Anne Frank would have turned 90 today. Still hiding in the secret annexe behind a bookcase that now decorated her own diaries, still scared of the modern holocaust inflicted by wars on the environment and humankind, shaking her head while narrating to a bunch of foster great grandchildren how the Germans may’ve been far better than our entire race today is.
This birthday, a new volume of her previously unpublished writings sees fresh print. ‘I'd like to publish a book called The Secret Annex,’ she wrote on May 11, 1944. ‘It remains to be seen whether I'll succeed, but my diary can serve as the basis.’ It has been 75 years that her diary has been serving tirelessly as an important reminder of the atrocities of war, and finally the manuscript she would have liked to publish is being released in German under the title Liebe Kitty (Dear Kitty), as letters to an imaginary friend. This is the book she would have liked to really publish, this is the dream that defined the 13-year-old with incredible courage and talent as the Second World War raged through the globe. And then, on June 25, another tribute, Anne Frank: The Collected Works (Bloomsbury), will go out to the world.
There is perhaps no better time to hole up with the little girl in her tiny corner and feel again all that she went through, all that we would face soon again if we do not check our hatred and greed for power in time. And this time, the raging fires as in Markus Zusak’s Book Thief would be large enough to wipe out our children and their diaries too, leaving no great literature behind.
As Anne saw it coming…
July 13, 1943
‘Yesterday afternoon Father gave me permission to ask Dussel whether he would please be so good as to allow me (see how polite I am?) to use the table in our room two afternoons a week, from four to five-thirty. I already sit there every day from two-thirty to four while Dussel takes a nap, but the rest of the time the room and table are off-limits to me. It's impossible to study next door in the afternoon, because there's too much going on. Besides, Father sometimes likes to sit at the desk during the afternoon.
So it seemed like a reasonable request, and I asked Dussel very politely. What do you think the learned gentleman's reply was? "No." Just plain "No!"
I was incensed and wasn't about to let myself be put off like that. I asked him the reason for his "No," but this didn't get me anywhere. The gist of his reply was: "I have to study too, you know, and if I can't do that in the afternoons, I won't be able to fit it in at all. I have to finish the task I've set for myself; otherwise there's no point in starting. Besides, you aren't serious about your studies. Mythology--what kind of work is that? Reading and knitting don't count either. I use that table and I'm not going to give it up!"’
“I’ve reached the point where I hardly care whether I live or die. The world will keep on turning without me, and I can’t do anything to change events anyway. I’ll just let matters take their course and concentrate on studying and hope that everything will be all right in the end.”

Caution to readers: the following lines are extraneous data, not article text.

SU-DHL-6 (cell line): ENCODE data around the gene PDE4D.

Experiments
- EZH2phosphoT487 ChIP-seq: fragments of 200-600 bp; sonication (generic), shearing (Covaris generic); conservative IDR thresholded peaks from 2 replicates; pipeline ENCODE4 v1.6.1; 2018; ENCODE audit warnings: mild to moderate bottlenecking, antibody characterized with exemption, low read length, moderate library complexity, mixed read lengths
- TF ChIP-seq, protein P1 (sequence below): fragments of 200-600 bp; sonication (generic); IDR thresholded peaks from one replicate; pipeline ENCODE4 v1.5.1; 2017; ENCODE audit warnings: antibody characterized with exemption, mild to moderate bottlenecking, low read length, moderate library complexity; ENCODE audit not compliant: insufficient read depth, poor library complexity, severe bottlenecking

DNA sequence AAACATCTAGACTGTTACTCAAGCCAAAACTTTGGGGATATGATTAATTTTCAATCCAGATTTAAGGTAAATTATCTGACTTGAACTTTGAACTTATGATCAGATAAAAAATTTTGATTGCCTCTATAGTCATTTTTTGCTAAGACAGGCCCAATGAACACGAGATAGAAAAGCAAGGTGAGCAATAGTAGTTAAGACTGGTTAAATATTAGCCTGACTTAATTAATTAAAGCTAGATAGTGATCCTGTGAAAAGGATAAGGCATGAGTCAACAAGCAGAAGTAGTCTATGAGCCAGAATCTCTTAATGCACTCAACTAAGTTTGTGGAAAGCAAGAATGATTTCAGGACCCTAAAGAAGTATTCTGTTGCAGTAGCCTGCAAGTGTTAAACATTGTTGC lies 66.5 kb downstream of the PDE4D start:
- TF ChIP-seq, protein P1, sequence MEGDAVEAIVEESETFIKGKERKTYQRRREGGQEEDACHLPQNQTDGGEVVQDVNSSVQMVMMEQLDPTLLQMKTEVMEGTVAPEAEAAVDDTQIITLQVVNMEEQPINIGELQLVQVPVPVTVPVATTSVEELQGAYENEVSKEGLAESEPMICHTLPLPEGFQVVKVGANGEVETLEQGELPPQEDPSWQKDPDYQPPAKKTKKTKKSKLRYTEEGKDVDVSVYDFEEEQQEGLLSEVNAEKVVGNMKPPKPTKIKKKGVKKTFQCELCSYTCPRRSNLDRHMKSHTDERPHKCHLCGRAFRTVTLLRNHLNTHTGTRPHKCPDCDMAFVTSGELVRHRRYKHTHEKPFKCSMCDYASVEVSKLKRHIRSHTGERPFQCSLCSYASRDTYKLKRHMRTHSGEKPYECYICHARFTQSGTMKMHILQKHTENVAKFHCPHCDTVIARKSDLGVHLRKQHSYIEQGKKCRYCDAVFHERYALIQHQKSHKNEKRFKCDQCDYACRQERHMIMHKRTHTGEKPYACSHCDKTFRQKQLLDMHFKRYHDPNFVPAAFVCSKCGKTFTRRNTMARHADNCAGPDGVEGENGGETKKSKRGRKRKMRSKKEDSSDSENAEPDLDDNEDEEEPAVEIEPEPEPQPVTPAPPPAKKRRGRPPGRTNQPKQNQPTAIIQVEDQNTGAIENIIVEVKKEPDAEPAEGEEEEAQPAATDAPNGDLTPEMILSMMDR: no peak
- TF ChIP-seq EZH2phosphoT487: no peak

July 9th 1942
‘Here’s a description of the building… A wooden staircase leads from the downstairs hallway to the third floor. At the top of the stairs is a landing, with doors on either side. The door on the left takes you up to the spice storage area, attic and loft in the front part of the house. A typically Dutch, very steep, ankle-twisting flight of stairs also runs from the front part of the house to another door opening onto the street. The door to the right of the landing leads to the Secret Annex at the back of the house. No one would ever suspect there were so many rooms behind that plain grey door. There’s just one small step in front of the door, and then you’re inside. Straight ahead of you is a steep flight of stairs. To the left is a narrow hallway opening onto a room that serves as the Frank family’s living room and bedroom. Next door is a smaller room, the bedroom and study of the two young ladies of the family. To the right of the stairs is a windowless washroom with a sink. The door in the corner leads to the toilet and another one to Margot’s and my room… Now I’ve introduced you to the whole of our lovely Annex!’
July 15th 1944
‘It’s utterly impossible for me to build my life on a foundation of chaos, suffering and death. I see the world being slowly transformed into a wilderness, I hear the approaching thunder that, one day, will destroy us too, I feel the suffering of millions. And yet, when I look up at the sky, I somehow feel that everything will change for the better, that this cruelty too will end, that peace and tranquillity will return once more. In the meantime, I must hold on to my ideals. Perhaps the day will come when I’ll be able to realize them.’
[Excerpts from Anne Frank’s diary, written between 1942-1944 in Amsterdam. The Franks were deported to Auschwitz on August 4, 1944]